Standardized Packaging Going Against the Grain

Last week I attended the ProMat convention, a material handling convention featuring vendors of sort of products from machines to software related to material handling.  Among the educational seminars I attended was an educational session where the Physical Internet and the role of standardized packaging was discussed.  .

At the convention, there were all sorts of lectures and product demonstrations about specialized packaging to meet their needs. Going against the grain on packaging, was the Physical Internet lecture I attended. There, packaging into 18 exterior different box types was discussed. By limiting packaging to these 18 sizes, multiple vendor products could be loaded on one pallet, yet the pallet would be a standard height, which would enable the shipping vehicle capacity to be better utilized.  While more air would be shipped in the standardized boxes, that inefficiency would be easily offset by the transportation cost savings. In fact shippers are use to standardized packaging on a macro scale, because that what an intermodal container is, a large standardized “package” to move freight.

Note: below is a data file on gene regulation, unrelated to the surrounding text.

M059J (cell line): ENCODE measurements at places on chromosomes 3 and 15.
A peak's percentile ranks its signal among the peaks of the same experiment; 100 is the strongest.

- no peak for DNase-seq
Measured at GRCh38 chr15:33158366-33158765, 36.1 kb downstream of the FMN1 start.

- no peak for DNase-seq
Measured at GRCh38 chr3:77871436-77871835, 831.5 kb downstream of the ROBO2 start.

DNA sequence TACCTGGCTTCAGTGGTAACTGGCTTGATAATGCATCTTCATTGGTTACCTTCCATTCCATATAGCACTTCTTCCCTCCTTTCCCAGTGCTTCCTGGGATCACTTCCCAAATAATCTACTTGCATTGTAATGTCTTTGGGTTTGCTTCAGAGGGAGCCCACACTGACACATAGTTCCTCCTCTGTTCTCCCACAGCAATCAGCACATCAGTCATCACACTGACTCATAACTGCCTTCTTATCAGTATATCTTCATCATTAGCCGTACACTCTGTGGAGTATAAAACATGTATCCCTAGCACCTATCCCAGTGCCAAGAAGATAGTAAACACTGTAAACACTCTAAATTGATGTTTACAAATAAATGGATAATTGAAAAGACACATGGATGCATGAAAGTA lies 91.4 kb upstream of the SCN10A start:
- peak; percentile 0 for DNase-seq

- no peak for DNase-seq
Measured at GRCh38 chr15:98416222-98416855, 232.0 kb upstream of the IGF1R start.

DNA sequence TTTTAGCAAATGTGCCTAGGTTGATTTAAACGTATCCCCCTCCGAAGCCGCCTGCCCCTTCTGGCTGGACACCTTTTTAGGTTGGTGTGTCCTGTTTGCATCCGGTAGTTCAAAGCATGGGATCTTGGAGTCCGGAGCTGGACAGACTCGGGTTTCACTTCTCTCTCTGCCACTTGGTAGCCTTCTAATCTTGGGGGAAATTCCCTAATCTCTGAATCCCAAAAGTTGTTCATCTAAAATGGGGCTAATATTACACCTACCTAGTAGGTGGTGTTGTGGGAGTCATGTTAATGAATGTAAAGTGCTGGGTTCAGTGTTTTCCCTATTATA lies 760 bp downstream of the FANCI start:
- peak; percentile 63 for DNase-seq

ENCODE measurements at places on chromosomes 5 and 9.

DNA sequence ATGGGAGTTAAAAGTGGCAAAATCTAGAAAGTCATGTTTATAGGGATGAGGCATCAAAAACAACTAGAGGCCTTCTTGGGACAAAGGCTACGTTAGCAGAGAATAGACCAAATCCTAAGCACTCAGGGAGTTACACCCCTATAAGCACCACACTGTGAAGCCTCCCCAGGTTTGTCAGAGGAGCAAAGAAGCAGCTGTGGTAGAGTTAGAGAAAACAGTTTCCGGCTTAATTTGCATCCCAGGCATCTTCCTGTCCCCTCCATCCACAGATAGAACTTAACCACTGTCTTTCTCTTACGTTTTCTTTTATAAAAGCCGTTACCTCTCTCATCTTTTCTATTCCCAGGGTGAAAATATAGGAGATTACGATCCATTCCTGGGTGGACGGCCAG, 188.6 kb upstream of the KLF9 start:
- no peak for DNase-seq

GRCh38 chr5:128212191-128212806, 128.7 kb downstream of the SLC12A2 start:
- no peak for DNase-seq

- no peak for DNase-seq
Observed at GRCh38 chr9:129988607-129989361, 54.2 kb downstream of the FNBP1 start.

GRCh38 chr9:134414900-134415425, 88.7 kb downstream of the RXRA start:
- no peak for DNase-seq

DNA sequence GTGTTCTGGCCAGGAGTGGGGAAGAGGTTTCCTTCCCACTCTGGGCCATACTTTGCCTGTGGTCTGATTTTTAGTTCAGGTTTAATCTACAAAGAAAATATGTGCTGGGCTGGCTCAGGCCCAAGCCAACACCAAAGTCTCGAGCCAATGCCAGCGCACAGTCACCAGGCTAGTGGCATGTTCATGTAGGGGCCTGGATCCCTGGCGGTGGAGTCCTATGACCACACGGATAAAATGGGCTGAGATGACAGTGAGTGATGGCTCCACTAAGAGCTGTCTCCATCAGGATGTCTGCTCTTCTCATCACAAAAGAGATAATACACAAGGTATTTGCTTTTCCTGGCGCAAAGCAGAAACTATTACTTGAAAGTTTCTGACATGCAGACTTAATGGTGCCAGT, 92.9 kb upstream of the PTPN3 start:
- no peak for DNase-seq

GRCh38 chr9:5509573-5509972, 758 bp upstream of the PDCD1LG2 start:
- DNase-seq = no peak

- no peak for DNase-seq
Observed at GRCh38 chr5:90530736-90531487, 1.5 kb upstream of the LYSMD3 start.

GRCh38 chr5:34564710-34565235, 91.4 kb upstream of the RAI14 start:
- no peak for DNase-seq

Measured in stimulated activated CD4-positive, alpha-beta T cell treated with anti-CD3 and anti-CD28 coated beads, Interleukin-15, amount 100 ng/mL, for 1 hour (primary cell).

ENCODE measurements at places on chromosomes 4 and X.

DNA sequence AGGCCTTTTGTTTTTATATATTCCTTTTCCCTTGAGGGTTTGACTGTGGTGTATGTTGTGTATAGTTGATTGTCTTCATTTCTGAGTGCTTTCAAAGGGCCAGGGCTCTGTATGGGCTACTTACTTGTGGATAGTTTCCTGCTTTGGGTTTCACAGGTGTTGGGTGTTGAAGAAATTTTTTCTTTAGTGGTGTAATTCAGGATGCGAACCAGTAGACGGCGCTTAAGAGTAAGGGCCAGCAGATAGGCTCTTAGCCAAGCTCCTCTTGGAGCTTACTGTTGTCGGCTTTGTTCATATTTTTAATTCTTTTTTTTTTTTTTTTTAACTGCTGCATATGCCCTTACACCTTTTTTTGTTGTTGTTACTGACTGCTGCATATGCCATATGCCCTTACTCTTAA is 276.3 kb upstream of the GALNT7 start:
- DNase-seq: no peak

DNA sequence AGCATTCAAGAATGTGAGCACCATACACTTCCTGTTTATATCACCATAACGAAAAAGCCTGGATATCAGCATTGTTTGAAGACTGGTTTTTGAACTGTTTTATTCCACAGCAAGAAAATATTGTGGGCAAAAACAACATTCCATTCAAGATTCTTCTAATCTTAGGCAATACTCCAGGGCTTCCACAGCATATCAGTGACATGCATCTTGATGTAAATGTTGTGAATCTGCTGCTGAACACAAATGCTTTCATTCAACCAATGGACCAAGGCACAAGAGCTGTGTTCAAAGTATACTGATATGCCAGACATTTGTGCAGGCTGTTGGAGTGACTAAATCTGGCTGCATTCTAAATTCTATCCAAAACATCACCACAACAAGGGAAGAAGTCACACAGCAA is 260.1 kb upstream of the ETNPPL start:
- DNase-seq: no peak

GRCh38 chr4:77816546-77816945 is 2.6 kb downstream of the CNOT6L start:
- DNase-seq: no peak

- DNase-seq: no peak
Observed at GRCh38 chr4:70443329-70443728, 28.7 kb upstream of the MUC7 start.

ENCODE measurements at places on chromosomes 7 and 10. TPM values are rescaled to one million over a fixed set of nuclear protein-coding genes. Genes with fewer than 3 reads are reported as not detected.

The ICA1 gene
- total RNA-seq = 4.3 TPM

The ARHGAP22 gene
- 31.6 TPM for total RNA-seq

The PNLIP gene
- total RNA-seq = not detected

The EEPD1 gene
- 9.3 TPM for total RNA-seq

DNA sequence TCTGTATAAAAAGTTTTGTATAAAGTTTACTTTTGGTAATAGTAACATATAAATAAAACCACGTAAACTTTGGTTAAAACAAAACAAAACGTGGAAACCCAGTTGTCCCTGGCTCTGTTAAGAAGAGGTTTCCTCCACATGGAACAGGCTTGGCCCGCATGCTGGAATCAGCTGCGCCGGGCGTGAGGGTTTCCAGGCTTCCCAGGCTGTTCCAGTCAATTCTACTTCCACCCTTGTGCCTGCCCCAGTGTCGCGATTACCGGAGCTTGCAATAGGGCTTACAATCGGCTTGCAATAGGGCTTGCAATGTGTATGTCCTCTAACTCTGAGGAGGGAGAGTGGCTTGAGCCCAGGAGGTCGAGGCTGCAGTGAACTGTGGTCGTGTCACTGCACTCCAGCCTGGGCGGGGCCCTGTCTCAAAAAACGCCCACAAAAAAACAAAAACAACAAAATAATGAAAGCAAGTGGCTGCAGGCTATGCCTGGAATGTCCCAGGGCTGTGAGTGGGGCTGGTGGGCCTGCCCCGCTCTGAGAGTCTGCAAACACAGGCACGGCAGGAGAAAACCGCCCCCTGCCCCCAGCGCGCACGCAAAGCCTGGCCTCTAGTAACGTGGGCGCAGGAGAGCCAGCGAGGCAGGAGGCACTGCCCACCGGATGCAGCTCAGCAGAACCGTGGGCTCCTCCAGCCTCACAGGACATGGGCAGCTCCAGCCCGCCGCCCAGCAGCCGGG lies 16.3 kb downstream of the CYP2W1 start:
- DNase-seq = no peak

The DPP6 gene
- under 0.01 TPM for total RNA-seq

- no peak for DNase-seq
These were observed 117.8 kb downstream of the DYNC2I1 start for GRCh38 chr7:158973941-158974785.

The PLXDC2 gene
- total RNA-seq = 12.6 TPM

I volunteer at a food bank. I manually load pallets frequently. When the boxes are in a standardized format, it makes a square “pretty” pallet, which could with strong enough packaging materials can be top loaded by another pallet in transportation. I have also load pallets with multiple box types upon occasion. This is not so pretty with the pallet looking like bid city skyline on top. This really prevents efficient utilization.  In a food bank, sometimes you have to make do.

The  Physical Internet format is for multiple shippers share trucks, warehousing and software. Standardized packaging is key element to allow this to efficiently happen. It will be interesting to see if such process can be workable and viable in the future. My guess is that if large enough group of shippers can be found to work together it will happen.


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